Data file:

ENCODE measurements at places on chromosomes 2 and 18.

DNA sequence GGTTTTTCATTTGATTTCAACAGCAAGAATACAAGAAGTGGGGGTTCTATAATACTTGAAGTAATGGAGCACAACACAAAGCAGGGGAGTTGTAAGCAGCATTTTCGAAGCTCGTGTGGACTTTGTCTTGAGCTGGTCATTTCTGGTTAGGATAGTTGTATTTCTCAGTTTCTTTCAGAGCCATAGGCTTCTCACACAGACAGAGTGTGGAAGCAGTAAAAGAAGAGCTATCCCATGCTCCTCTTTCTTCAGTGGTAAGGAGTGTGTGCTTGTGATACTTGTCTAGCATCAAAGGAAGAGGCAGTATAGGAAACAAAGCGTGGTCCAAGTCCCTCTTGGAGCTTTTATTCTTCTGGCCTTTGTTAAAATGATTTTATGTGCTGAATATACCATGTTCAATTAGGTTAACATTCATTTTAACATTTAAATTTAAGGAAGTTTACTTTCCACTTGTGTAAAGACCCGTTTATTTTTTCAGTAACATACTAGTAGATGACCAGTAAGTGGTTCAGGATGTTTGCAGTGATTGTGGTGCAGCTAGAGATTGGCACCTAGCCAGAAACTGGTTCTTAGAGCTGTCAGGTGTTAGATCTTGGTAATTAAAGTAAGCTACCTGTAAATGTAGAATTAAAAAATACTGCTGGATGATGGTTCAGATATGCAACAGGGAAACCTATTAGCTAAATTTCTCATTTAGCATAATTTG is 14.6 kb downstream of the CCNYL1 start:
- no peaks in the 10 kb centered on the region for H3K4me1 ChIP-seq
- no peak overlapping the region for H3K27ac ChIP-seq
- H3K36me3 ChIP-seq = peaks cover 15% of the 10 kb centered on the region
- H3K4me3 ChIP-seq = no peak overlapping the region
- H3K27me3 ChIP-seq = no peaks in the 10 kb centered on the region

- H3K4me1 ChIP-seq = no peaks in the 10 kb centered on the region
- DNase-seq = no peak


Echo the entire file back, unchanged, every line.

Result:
ENCODE measurements at places on chromosomes 2 and 18.

DNA sequence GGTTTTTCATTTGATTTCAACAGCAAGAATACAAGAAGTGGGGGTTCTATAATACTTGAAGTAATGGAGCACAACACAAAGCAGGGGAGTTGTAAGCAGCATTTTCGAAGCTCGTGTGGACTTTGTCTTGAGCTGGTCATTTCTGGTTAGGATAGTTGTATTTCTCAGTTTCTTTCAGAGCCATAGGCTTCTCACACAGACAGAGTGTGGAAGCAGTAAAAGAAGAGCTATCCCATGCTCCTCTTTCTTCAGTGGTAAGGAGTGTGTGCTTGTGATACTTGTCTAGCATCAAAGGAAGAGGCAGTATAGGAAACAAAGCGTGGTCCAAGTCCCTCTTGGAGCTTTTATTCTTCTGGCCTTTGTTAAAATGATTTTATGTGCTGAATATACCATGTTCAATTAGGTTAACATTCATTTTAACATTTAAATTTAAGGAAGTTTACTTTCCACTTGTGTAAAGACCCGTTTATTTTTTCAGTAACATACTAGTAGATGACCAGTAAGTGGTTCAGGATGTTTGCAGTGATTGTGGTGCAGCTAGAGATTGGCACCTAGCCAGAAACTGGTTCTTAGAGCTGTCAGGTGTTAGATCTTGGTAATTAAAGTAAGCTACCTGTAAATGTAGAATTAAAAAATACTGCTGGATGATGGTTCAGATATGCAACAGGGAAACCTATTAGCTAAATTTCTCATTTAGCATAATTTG is 14.6 kb downstream of the CCNYL1 start:
- no peaks in the 10 kb centered on the region for H3K4me1 ChIP-seq
- no peak overlapping the region for H3K27ac ChIP-seq
- H3K36me3 ChIP-seq = peaks cover 15% of the 10 kb centered on the region
- H3K4me3 ChIP-seq = no peak overlapping the region
- H3K27me3 ChIP-seq = no peaks in the 10 kb centered on the region

- H3K4me1 ChIP-seq = no peaks in the 10 kb centered on the region
- DNase-seq = no peak